or one of the prophets. This points to the widespread view that the greatest figures of the Old Testament would return just before the end of the age.
Matt. 16:15 He said to them, But who do you say that I am?
Note on a variant reading: Instead of He said some manuscripts read Jesus said.
He said to them, But who do you say that I am? Now He personalizes the question. God does the same thing to all of us!
Matt. 16:16 Simon Peter answered and said, You are the Christ, the Son of the living God.
Simon Peter answered and said, You are the Christ, Peter answers for himself as well as for the group. The title Christ has only occurred in Matthew's editorial words and not in direct speech.
the Son Jesus is the Son of God in the sense that He is somehow intimately related to God.
of the living God. This went beyond a nationalistic fervor for the Messiah. Living God is contrasted to Pan—a non-living god.
Matt. 16:17 Jesus answered and said to him, Blessed are you Simon, son of Jonah, because flesh and blood has not revealed this to you, but My Father who is in heaven.
Jesus answered and said to him, Blessed are you Jesus acknowledges the confession.
Simon, son of Jonah, because flesh and blood has not revealed this to you, Understanding the nature of Jesus is not gained through any human agency
but My Father who is in heaven. Rather it comes through divine revelation.
Matt. 16:18 And I also say to you that you are Peter, and upon this rock I will build My church, and the gates of Hades will not prevail against it.
And I also say to you Now Jesus will return the favor.
that you are Peter, and upon this rock The famous rock passage. This verse has rightly been described as among the most controversial in all of Scripture. As Peter made a declaration toward Jesus, now Jesus makes a declaration toward Peter (see question at the end of this chapter).
Many commentators argue that the most natural understanding of the passage is that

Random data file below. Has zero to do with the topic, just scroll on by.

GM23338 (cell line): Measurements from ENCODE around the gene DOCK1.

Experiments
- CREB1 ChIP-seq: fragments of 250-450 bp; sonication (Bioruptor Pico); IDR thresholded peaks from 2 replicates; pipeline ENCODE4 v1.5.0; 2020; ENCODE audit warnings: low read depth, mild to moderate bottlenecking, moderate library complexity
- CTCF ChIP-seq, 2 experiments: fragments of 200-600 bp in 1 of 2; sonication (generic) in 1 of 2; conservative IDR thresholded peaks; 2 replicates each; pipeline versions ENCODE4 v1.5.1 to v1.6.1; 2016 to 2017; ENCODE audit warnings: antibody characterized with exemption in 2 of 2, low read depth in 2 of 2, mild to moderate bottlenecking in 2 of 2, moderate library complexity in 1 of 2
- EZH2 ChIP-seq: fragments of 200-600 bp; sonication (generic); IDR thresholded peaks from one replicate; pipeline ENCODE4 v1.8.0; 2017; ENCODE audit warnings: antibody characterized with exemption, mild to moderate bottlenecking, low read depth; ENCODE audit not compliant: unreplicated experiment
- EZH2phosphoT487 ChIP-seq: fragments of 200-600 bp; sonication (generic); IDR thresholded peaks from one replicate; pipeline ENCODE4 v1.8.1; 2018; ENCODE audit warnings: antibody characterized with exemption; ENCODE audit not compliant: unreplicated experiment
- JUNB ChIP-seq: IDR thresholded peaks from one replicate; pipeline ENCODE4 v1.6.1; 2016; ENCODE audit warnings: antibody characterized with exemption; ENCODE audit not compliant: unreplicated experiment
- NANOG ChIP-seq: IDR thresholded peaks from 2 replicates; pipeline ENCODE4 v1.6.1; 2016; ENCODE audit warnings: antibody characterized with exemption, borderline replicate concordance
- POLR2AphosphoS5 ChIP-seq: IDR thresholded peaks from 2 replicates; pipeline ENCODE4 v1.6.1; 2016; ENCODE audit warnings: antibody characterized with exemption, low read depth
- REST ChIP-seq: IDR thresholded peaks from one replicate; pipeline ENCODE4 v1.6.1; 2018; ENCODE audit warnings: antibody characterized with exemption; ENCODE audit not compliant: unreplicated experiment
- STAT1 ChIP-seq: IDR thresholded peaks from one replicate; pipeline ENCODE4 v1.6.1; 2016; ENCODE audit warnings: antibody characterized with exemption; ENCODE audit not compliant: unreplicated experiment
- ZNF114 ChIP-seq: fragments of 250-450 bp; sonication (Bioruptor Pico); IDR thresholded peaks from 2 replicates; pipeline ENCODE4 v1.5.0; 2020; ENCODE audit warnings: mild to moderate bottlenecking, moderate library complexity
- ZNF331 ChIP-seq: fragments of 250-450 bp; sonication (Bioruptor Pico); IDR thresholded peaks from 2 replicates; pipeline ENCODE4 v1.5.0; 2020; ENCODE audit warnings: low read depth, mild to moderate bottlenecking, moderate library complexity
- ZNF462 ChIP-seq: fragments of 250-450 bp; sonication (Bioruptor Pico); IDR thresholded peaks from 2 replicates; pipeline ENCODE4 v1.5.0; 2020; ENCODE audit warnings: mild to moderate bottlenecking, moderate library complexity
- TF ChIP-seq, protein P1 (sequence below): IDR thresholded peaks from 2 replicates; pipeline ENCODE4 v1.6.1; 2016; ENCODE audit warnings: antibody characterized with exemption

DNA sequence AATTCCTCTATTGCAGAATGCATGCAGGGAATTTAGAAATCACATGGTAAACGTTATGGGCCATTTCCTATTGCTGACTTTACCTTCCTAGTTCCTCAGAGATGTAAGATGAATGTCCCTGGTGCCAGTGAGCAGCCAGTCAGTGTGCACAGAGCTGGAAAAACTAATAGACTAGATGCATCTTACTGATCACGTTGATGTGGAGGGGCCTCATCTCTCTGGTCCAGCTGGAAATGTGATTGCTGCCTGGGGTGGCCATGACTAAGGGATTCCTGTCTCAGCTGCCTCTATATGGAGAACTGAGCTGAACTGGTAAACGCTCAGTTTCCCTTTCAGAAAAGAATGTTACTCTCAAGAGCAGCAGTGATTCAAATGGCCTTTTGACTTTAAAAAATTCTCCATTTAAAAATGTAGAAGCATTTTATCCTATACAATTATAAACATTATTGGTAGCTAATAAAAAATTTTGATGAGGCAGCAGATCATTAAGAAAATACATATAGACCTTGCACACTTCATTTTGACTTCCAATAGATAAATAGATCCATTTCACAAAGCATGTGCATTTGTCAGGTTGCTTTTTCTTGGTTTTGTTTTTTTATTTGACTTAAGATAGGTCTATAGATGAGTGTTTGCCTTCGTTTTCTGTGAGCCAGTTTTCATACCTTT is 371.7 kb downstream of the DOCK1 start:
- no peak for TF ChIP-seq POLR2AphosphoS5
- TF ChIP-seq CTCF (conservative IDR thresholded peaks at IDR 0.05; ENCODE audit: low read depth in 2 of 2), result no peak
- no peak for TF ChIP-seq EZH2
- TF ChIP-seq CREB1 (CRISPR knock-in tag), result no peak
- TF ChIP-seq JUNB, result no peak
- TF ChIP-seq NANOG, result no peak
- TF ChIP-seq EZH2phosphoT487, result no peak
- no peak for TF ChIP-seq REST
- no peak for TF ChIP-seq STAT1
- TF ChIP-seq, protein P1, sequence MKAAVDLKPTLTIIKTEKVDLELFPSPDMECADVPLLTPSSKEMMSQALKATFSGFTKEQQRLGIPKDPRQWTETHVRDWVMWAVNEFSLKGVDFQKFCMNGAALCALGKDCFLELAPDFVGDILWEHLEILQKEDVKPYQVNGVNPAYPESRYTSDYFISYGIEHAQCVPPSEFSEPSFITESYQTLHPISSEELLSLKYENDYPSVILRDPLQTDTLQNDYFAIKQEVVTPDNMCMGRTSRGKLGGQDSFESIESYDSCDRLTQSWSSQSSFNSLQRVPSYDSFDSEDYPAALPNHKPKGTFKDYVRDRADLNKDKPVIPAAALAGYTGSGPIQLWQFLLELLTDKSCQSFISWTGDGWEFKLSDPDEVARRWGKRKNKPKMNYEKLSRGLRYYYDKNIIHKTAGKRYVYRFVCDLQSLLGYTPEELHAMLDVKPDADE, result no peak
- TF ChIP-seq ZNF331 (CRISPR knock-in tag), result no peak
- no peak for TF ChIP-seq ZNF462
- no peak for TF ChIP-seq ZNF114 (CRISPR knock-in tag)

1. Peter is the rock upon which the church is to be built. This view, however, by no means affirms the papacy or to denies that the church, like the apostles, rests upon Jesus as the bedrock of its existence. Jesus is, after all, the builder and all the apostles do what they do through Him.
2. A popular view is that the rock is Peter's confession of Christ, rather than Peter himself.
3. Another view sees the rock as the teachings of Christ that He had previously referred to (Mat 7:24). Whatever view is taken, this passage, along with the rest of the New Testament, gives no basis that Peter was the first Bishop of Rome to be followed by successors (see question at the end of the chapter).
There is also a play on words with rock.
I will build My church, The church is yet something to be built.
and the gates of Hades will not prevail against it. This phrase appears in the Old Testament (Job 38:17; Psalm 9:13; 107:18; Isaiah 38:10). It also appears in other Jewish literature (Wisdom 16:13; 3 Maccabbees 5:51; Psalms of Solomon 16:2). This phrase is also found in Greek literature. Keener writes:
The gates of the realm of the dead appear widely in ancient Near Eastern literature, but the image here may especially evoke Isaiah 28:15-19, where the cornerstone in Zion withstands the assault of water from those in the covenant with Sheol (Keener, p. 271).
The gates of Hades are often thought of as the organized powers of evil which dwell in Hades. It has lead to a number of different interpretations among scholars. Leon Morris says:
The word gate is normally used in the New Testament for some impressive gate, such as the gate of a city (Luke 7:12), of the temple (Acts 3:10), or of a prison (Acts 12:10); it may indicate the gate to life (Mat 7:13-14). Hades is the underworld, the place of the dead; it may be contrasted to heaven (Mat 11:23). That the gates will not overpower the church is a little puzzling, since we think of gates as part of the defense rather than a weapon of offense. But gates were important parts of fortifications in the first century and were usually flanked by bastions. Wooden gates would be overlain with bronze. They thus lend themselves to the imagery of strength. The gates of Hades were probably regarded as especially strong (did not they keep in all the dead?). They expression may of course be metaphorical cf. powers of death REB). Jesus is then saying that the gates of Hades are not strong enough to prevail against the church; the church will never die. There may also be the thought that though Hades is strong and the dead do not come back from it, it is not strong enough to contain Jesus and it is not strong enough to contain the Christian dead. Whether we can understand all the detailed imagery or not, it is clear that Jesus is giving his followers the assurance that nothing in this world or the next can overthrow the church (Morris, p. 425).